August 22, 2007
Judge Young's take on post-Rita sentencing realities
Yesterday, Judge William Young of the District of Massachusetts, whose sentencing work always merits attention, issued an interesting opinion in United States v. Birkett, No. 06-10139 (D. Mass. Aug. 21, 2007) (available here). There is a lot of interesting modern sentencing ground covered in Birkett, and this concluding paragraph provides a window into some parts of the opinion:
Th[e] sentence [in this case] protects Birkett’s Sixth Amendment rights by identifying the statutory limit that may be imposed given the facts to which he pled guilty. Once this was established, the Court was not required to turn a blind eye to relevant conduct that informed the Court as to where the sentence ought fall below that statutory maximum. In so doing, the Court considered the guidance provided by the Sentencing Commission substantively as it applied to this case and these facts, which included facts of a prior conviction that, while impermissible to raise the statutory maximum, would require a sentence more severe than the “properly” calculated advisory guidelines. To do otherwise would exemplify the fear that sentencing judges will now apply the advisory guidelines mechanically, thus reducing the sentencing judge’s role to that of a arithmetician. This is a fear that is only furthered by the Supreme Court’s decision in Rita, which now encourages and insulates a within-guideline sentence.
August 22, 2007 at 09:26 PM | Permalink
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OK, I'm confused. The max in the US Code for the offense of conviction is 120 months. The Guideline range calculated by Judge Young is 46 to 57 months. But the "statutory max" in Judge Young's system is 78 months, based on a Guideline cross reference that wasn't part of the Guideline calculations? I understand Judge Young's underlying theory, but don't see how his stat max can be higher than a Guideline calculation.
FWIW, Judge Young's _Griffin_ decision (made post-_Cunningham_, pre-_Rita_) where he lays out how his stat max calculations work is on appeal waiting for briefs to be filed.
Posted by: JDB | Aug 23, 2007 11:18:44 AM
To answer JDB's question, my understanding is that 78 months is the top of the guideline range for the facts the defendant admitted during the plea, based on an offense level of 20 (rather than 24, as recommended in the PSI report) and a criminal history category V. The 48-57 month range takes into account a 3 level reduction for acceptance of responsibility.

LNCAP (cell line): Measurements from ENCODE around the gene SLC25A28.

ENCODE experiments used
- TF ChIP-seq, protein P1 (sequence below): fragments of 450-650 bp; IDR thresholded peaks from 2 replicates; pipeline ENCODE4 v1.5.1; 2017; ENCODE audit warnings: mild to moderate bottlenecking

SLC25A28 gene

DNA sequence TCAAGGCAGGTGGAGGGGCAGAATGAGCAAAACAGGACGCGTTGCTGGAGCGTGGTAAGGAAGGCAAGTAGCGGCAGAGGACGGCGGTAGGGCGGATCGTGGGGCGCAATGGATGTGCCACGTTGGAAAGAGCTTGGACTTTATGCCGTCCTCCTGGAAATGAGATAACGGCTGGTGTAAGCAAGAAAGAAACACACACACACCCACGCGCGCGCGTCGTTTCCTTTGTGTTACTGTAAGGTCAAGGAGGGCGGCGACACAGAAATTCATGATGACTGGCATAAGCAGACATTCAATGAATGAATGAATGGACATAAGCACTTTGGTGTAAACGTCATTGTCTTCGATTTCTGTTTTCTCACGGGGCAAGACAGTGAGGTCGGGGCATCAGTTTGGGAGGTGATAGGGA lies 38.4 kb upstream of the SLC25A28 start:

I think this approach is a good one that it prevents the prosecution from "charging light and sentencing heavy," as is often done where I practice. For instance, the prosecution will typically get an Indictment for something easy to prove, say that the defendant conspired to distribute only 5 grams or more of cocaine, but then urge that the defendant should be sentenced on the basis of a much larger quantity, say more than 500 grams, based relevant conduct with a flimsy basis.
Judge Young's theory, which seems to be on pretty solid ground if there remain, post-Booker, any Sixth Amendment concerns when a federal sentence is decided, sets the "statutory maximum" for this hypothetical offense as the top of the guideline range for the 5 grams admitted in the plea. If quantity was the only fact admitted in the plea, the statutory maximum would be based on offense level 26 and whatever the defendant's criminal history category is. If the defendant had no criminal history, the top of the range for this hypothetical offense would be 78 months. However, the government's uncharged claim that the relevant conduct included more than 500 grams would set the base offense level at 36, and the corresponding guideline range would be up to 235 months in prison. Where I practice, for the judge to impose this drastically higher sentence the government would only have to prove this 500+ gram relevant conduct by a preponderance, which could include uncorroborated hearsay from a cooperator who is hoping for a time cut. Judge Young, on the other hand, would require relevant conduct to be proved beyond a reasonable doubt to the extent the resulting sentence exceeded 78 months.
Which approach seems more in line with the Sixth Amendment's requirements, as explained in Jones, Apprendi, and Booker? Does Justice Breyer's remedial opinion in Booker make Judge Young's approach obsolete because the guidelines are merely advisory and thus the statutory maximum is in all cases that set by the US Code? Does the Due Process Clause come into play at some point?
Posted by: Mark | Aug 25, 2007 11:06:24 AM